The film begins at an industry dinner to honor Murrow. In 1958, Edward R. Murrow, speaking at the Radio-Television Directors Association annual meeting, said that television should and could produce important journalism.
“To those who say people wouldn’t look; they wouldn’t be interested; they’re too complacent, indifferent and insulated, I can only reply: there is, in one reporter’s opinion, considerable evidence against that contention. But even if they are right, what have they got to lose?
“Because if they are right, and this instrument is good for nothing but to entertain, amuse and insulate, then the tube is flickering now and we will soon see that the whole struggle is lost.
“This instrument can teach, it can illuminate; yes, and it can even inspire. But it can do so only to the extent that humans are determined to use it to those ends. Otherwise, it is merely wires and lights in a box.”
It is safe to say that television has progressed beyond being just lights and wires in a box. Forty seven years after that speech was made, in 2005, George Clooney brought that speech back to life in his film Good Night, And Good Luck.
Clooney starred as CBS TV-News Producer Fred Friendly. David Strathairn portrayed Murrow. Together they took on the junior Senator from Wisconsin, Joseph McCarthy who, while claiming to be protecting the United States from the insidious Communist scourge which was infesting the country, was really creating an atmosphere of suspicion, fear, hysteria, and paranoia. It was the classic example of the medicine being worse than the disease. It was the era of McCarthyism where a smear tactic has as much impact and effectiveness as a bullet.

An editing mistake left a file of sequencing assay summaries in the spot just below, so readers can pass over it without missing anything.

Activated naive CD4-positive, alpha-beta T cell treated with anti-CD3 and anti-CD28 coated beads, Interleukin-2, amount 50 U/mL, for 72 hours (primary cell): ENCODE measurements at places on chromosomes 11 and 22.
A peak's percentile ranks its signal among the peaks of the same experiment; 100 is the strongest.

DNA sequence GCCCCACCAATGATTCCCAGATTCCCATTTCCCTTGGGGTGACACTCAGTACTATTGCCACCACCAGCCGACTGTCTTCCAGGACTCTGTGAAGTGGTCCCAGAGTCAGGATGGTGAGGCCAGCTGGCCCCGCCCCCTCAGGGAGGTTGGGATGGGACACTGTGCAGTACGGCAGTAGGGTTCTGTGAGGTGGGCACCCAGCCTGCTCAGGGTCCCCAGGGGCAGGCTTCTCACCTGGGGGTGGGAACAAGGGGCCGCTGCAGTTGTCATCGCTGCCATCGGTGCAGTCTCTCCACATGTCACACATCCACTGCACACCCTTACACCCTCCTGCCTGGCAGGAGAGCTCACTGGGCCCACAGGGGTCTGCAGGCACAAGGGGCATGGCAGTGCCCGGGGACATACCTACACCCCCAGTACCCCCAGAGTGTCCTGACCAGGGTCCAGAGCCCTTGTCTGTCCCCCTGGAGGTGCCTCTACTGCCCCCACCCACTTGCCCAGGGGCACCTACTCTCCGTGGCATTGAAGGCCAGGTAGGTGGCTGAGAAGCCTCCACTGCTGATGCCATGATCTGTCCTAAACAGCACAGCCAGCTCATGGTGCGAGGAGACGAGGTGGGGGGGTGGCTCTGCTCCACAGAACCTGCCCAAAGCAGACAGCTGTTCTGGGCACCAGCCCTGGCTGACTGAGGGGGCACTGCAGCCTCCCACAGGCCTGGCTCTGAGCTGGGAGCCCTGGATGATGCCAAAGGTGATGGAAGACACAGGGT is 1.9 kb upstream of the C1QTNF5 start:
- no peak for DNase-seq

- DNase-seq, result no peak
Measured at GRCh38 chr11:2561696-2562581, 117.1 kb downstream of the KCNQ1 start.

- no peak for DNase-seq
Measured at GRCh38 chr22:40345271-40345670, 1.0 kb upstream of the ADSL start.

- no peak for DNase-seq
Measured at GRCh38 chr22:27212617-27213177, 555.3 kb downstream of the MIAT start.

Countless lives were destroyed via innuendo, hearsay, vague connections, tenuous circumstances, or unproven allegations. When Milo Radulovich was thrown out of the Air Force for being a security threat, and the case and presumably the evidence remained sealed, Murrow and Friendly swung into action. Their aim was to take down that junior Senator. In doing so. Murrow knew that he would himself become a target for McCarthy.
Clooney brought this period of history to life in this black and white film. That’s not a negative – instead it is a plus because in those days, television broadcasts were in black and white, the TV’s were small. Newspapers were bigger in size than tv screens. There was no color in newspapers either.
The entire film is shot indoors. We are set up in the tv news room and offices. It is tight quarters all around, not unlike a film about a submarine – okay, maybe not so much so in the offices of William Paley who was the head of CBS. Frank Langella had the role of Paley.
Paley was in proverbial tight quarters himself. He faced walking that fine line between corporate profitability and news reportage. He was also under fire from sponsors like Alcoa who weren’t happy about what Murrow was doing. Murrow and Friendly offered to pay the network for the commercials that were pulled. But Paley stood behind his newsmen as long as could.